Chapter 12

Insect Pest Management for Organic Crops

Cultural Control of Insect Pests

Cultural control practices are usually multipurpose technical procedures that create environments that either avoid high-risk situations for infestations or develop unfavorable conditions for insect pests. Cultural practices are often the foundation of preventive control strategies in integrated pest management (IPM) programs. Cultural controls are not usually intended to suppress insect outbreaks, but are designed to discourage the introduction, establishment and development of insect pest populations. When using cultural control techniques, it is important to be aware of the environmental context of the field. Production efficiency, yields, soil conservation, natural enemy habitat need to be taken into account for each crop/pest complex, climate, and surrounding environment. This is because cultural control techniques that maximize insect control may at times be impractical in particular contexts. For instance, the practice of tilling to disrupt an underground life stage of an insect pest may not be practical for a no-till farmer trying to reduce erosion in the field. Cultural control practices are most effective when the target insect pests have few suitable host plants, do not disperse far or frequently, and/or have complex nutritional or environmental requirements during their life cycle.

Host Plant Resistance to Insect Pests

One of the mainstays of integrated pest management is the use of crop varieties that are resistant or tolerant to insect pests. A resistant variety may be less preferred by the insect pest, adversely affect its normal development and survival, or the plant may tolerate the damage without an economic loss in yield or quality.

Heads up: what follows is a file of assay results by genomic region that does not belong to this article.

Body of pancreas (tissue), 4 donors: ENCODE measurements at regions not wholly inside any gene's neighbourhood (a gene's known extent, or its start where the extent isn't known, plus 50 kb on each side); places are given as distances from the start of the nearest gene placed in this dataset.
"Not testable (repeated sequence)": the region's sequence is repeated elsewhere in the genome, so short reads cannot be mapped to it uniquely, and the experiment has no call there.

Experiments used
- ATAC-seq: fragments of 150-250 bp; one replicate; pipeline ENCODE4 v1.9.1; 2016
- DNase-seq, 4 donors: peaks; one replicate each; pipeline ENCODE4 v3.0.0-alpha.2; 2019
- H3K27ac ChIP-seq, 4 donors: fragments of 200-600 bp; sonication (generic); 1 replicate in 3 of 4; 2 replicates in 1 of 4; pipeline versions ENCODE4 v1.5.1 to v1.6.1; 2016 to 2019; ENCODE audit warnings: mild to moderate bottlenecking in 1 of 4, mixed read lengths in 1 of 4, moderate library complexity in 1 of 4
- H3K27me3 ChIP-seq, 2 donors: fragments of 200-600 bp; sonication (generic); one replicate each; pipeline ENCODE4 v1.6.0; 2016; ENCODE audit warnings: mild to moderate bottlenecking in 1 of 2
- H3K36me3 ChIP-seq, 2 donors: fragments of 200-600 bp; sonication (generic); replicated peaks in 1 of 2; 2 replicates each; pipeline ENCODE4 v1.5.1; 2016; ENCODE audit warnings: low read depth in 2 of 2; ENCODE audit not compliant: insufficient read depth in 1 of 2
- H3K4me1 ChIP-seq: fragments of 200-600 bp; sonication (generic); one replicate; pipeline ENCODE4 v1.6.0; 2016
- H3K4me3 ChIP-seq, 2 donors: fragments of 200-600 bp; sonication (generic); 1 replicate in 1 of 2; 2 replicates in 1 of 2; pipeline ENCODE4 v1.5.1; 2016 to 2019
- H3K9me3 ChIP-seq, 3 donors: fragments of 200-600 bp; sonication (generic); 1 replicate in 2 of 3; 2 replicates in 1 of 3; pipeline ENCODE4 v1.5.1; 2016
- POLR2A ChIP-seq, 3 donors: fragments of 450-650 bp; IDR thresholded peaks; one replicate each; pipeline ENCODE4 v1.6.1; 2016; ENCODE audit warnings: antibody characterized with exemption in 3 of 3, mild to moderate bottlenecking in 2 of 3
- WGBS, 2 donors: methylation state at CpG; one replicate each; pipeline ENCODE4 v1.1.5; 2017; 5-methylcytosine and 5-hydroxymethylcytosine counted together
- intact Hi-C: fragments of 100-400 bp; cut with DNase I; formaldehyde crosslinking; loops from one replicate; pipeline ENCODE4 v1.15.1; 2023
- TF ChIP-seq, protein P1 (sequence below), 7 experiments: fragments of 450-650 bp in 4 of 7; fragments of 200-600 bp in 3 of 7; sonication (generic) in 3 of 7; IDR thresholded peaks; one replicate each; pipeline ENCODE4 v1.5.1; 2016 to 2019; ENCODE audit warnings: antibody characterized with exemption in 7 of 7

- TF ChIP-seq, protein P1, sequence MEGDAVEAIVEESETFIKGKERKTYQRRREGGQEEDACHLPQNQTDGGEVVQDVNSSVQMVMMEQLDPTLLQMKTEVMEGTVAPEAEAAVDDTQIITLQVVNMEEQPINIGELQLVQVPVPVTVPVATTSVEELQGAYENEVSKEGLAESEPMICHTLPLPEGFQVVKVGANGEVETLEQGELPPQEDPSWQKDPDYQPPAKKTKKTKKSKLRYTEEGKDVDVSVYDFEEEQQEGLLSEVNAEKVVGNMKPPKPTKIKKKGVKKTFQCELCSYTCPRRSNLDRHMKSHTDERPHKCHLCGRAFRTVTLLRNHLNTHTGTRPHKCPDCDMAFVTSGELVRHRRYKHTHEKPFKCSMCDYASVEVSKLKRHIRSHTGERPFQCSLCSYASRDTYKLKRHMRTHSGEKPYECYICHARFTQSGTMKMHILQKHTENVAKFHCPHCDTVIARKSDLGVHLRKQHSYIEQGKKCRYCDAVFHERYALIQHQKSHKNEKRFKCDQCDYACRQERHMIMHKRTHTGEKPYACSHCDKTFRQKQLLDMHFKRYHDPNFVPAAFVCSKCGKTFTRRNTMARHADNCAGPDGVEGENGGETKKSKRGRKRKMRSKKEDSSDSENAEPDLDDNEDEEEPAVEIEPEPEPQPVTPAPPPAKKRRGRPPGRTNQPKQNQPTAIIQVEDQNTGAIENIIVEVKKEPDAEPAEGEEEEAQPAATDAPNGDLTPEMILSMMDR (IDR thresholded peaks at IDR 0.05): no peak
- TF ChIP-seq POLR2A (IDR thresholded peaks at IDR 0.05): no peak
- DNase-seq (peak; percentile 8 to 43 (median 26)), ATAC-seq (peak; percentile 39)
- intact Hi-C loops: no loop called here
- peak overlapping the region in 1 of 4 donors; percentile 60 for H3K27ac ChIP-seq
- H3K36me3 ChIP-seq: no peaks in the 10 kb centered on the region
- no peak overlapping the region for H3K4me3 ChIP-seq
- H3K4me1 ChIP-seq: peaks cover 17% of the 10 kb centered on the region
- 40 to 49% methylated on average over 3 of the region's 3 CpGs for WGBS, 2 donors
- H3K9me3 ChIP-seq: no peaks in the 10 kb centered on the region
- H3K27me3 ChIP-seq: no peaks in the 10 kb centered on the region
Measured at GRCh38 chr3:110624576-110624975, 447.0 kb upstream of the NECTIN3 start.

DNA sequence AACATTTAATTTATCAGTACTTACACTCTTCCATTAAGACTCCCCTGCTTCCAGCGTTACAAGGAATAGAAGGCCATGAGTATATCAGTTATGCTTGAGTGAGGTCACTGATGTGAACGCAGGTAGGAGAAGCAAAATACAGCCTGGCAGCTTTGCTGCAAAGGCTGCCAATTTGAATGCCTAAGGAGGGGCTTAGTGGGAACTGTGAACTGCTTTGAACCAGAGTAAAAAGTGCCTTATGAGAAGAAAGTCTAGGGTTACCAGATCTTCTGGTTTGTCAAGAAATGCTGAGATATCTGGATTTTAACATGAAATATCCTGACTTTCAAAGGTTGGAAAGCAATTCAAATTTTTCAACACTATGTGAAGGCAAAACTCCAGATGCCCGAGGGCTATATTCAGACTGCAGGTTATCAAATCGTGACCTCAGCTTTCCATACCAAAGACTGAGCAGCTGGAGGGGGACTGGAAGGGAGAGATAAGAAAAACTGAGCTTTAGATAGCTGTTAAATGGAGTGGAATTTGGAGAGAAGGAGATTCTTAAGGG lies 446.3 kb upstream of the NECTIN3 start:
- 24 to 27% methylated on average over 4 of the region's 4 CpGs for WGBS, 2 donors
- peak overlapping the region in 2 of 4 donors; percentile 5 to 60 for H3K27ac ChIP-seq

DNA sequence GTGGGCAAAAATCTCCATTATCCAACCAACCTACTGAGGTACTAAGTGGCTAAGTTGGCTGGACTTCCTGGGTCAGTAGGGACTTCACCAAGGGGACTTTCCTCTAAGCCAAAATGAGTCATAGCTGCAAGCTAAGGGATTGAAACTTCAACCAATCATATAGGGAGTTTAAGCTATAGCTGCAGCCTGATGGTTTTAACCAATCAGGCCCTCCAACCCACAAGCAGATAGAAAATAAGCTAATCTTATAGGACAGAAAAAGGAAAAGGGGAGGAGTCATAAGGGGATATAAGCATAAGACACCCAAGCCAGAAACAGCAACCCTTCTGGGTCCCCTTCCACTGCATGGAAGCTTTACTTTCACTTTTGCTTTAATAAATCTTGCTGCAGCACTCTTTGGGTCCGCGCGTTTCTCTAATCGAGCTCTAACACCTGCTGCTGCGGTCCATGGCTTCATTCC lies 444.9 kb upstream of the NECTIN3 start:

Effects of Tillage on Insect Pest Management

Tillage can disturb insect pests by killing them, by destroying the residue that the insects rely on for shelter and food, or by physically disturbing the soil habitat. Tillage typically disturbs insects at their most vulnerable stage, exposing grubs and adults to the harsh environment of the atmosphere where they may freeze, overheat, or desiccate or be eaten by birds.

Adjust Crop Planting to Disrupt Pest Habitat

Crop planting can be adjusted both in space and time to reduce the development of large pest populations.

Planting Dates

Planting during optimum growing conditions ensures rapid seedling emergence and subsequent growth. This reduces the amount of time that plants are susceptible to injury from seedling insect pests. For some insect pests, planting a crop early so that it reaches a less susceptible physiological stage can be a practical solution in minimizing the impact of harmful insect pests. to a pest problem. For example, corn earworm causes fewer problems in early-planted sweet corn than late-season corn planting.

Harvest Dates

In the Southeastern United States, spring plantings of watermelon that are harvested by early July often escape the period of time that certain insect pests pose their greatest economic threat. Harvest date can be an important factor in managing the alfalfa weevil too.